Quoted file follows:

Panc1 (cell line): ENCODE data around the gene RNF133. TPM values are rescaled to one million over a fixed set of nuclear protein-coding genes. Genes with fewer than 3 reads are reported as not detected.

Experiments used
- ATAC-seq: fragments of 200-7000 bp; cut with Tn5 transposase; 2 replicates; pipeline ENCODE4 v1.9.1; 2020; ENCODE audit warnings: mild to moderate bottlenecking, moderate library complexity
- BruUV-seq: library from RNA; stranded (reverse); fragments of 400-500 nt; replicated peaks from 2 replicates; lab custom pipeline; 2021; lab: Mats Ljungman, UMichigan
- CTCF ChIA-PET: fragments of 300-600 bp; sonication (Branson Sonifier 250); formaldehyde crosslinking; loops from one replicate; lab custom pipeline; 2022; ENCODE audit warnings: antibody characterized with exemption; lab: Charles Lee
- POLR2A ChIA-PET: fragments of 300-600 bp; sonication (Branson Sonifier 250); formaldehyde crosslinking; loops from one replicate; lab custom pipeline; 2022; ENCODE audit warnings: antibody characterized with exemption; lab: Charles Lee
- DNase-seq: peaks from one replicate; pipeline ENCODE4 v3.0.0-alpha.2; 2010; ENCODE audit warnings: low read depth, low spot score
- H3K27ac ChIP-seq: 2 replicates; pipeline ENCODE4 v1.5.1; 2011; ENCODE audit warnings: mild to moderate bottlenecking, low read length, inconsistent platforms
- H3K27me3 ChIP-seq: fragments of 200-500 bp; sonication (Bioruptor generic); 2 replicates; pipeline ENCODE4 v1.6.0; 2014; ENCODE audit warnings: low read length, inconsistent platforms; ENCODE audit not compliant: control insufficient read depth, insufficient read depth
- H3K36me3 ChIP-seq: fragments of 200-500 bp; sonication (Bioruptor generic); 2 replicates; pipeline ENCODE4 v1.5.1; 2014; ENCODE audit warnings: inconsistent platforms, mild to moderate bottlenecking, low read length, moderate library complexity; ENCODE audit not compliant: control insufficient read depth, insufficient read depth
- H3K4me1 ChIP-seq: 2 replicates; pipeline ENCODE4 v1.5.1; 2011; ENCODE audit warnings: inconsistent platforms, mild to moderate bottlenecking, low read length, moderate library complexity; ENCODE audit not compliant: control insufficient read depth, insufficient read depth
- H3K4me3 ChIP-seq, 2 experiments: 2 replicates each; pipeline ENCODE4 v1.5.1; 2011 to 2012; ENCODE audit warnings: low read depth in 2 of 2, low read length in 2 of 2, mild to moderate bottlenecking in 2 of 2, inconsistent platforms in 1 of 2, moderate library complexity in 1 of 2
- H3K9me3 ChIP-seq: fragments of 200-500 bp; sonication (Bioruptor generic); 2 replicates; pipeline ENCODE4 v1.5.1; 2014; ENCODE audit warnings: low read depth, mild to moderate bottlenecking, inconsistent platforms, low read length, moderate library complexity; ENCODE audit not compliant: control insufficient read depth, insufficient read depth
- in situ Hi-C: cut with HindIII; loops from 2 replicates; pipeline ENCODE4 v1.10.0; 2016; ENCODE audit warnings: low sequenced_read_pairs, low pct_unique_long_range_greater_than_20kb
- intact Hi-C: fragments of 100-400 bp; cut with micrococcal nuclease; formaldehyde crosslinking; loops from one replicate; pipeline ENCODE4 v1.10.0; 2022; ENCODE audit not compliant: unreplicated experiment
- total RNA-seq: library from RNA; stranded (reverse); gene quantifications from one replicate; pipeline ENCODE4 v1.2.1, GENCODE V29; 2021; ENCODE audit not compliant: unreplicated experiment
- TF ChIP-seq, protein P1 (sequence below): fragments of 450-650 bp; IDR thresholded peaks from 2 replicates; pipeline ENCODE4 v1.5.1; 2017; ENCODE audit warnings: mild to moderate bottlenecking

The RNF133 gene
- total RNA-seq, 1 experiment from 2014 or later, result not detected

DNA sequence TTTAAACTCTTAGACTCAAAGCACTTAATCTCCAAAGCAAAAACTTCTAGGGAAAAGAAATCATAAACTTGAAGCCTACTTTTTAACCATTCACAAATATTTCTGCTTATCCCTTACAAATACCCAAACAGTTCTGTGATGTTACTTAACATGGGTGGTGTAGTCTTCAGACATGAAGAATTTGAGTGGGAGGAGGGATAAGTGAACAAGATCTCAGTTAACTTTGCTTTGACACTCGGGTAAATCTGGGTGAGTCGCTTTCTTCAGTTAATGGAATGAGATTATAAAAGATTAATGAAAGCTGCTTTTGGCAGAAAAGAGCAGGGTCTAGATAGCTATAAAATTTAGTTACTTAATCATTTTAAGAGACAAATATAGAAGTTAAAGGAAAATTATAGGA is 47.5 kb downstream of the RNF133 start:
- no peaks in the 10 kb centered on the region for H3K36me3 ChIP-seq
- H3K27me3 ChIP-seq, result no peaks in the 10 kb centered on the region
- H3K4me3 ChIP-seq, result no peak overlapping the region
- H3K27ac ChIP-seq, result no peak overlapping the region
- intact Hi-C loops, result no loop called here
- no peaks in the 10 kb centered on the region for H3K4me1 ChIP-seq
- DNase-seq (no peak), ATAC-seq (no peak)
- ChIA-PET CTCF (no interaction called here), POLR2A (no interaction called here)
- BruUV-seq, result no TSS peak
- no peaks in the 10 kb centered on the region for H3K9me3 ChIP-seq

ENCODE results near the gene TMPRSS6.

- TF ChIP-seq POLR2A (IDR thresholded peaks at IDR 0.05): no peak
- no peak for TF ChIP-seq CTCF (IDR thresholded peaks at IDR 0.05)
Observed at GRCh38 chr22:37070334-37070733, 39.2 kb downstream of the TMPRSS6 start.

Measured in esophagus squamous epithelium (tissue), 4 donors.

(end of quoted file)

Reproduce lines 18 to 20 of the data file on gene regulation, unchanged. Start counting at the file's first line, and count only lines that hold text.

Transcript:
The RNF133 gene
- total RNA-seq, 1 experiment from 2014 or later, result not detected

DNA sequence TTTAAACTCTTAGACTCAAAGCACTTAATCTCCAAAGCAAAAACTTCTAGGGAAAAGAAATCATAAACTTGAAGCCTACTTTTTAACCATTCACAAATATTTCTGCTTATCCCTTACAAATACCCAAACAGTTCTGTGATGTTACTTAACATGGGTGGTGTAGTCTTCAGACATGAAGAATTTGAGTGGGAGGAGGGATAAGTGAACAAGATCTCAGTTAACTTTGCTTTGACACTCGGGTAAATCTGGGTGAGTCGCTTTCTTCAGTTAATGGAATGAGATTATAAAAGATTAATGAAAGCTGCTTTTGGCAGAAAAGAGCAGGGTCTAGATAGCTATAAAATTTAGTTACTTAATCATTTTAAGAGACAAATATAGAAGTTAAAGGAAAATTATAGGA is 47.5 kb downstream of the RNF133 start: